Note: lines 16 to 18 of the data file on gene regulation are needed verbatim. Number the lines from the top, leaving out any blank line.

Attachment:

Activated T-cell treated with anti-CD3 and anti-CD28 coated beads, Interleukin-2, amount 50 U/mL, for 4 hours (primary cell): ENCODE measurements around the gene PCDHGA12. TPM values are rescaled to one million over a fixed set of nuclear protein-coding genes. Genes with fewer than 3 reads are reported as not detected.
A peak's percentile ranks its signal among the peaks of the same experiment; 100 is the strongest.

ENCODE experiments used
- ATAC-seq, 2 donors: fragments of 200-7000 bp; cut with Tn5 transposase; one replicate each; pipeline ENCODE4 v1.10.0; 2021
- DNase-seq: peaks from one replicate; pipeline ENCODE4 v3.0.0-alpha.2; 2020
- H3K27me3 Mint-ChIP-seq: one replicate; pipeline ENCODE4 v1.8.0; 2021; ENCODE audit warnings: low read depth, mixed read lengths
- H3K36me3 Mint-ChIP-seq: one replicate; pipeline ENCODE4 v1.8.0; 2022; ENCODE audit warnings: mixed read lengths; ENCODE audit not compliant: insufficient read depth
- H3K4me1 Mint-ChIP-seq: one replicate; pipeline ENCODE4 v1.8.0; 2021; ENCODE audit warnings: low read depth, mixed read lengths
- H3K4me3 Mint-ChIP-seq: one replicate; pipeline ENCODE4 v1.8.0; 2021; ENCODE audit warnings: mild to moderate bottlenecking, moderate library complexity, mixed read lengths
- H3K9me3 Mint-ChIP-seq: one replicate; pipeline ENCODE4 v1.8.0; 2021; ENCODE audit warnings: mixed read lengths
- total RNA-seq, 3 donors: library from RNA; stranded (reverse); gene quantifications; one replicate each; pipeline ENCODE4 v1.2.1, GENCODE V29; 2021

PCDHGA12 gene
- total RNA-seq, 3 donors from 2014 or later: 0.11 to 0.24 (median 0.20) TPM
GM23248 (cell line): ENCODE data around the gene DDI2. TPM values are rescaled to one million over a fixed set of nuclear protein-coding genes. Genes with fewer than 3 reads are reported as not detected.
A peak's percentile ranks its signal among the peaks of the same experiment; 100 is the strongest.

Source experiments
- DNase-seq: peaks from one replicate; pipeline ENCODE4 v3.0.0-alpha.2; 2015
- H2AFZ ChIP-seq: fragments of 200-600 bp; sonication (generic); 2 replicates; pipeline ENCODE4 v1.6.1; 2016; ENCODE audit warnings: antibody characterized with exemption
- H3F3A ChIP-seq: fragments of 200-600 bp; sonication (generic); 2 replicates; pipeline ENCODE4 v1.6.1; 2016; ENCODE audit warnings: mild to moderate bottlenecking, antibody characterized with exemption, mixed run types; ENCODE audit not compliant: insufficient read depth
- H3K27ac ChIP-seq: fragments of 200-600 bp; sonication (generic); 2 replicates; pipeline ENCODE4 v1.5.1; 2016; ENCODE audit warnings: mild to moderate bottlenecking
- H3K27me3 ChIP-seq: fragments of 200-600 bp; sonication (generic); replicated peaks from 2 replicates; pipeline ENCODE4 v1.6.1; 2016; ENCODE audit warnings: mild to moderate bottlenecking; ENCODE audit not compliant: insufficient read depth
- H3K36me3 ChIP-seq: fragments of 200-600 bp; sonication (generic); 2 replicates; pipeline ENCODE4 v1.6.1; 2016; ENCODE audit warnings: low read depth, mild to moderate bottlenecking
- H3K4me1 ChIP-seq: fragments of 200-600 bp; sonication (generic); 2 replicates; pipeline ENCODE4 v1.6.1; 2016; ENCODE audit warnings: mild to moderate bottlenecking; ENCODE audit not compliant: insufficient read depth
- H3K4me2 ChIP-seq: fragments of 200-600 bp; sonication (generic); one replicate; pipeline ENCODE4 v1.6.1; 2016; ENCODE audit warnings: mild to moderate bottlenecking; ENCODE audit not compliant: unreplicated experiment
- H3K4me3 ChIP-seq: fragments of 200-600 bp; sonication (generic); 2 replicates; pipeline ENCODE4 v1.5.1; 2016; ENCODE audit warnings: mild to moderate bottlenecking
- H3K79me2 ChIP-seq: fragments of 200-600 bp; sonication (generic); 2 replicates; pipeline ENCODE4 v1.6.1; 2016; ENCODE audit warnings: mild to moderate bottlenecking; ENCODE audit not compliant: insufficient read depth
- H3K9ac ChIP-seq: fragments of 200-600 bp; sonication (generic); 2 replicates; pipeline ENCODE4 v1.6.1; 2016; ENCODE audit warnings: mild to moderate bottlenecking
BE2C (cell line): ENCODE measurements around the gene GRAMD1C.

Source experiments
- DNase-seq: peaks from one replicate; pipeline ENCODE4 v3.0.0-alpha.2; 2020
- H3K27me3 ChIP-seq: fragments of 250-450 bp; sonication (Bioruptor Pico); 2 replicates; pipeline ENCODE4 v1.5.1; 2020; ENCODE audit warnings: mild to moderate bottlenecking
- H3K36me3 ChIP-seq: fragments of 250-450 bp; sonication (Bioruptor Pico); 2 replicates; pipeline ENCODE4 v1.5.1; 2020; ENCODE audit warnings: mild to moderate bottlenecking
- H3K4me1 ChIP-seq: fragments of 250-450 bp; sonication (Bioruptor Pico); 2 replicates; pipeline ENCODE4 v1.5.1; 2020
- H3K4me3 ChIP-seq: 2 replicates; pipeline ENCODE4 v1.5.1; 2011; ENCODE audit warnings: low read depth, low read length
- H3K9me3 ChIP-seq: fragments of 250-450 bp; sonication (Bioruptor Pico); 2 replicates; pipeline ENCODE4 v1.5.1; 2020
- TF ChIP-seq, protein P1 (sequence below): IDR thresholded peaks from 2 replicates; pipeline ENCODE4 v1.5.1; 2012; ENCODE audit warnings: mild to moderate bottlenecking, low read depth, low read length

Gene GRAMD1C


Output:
Source experiments
- DNase-seq: peaks from one replicate; pipeline ENCODE4 v3.0.0-alpha.2; 2015
- H2AFZ ChIP-seq: fragments of 200-600 bp; sonication (generic); 2 replicates; pipeline ENCODE4 v1.6.1; 2016; ENCODE audit warnings: antibody characterized with exemption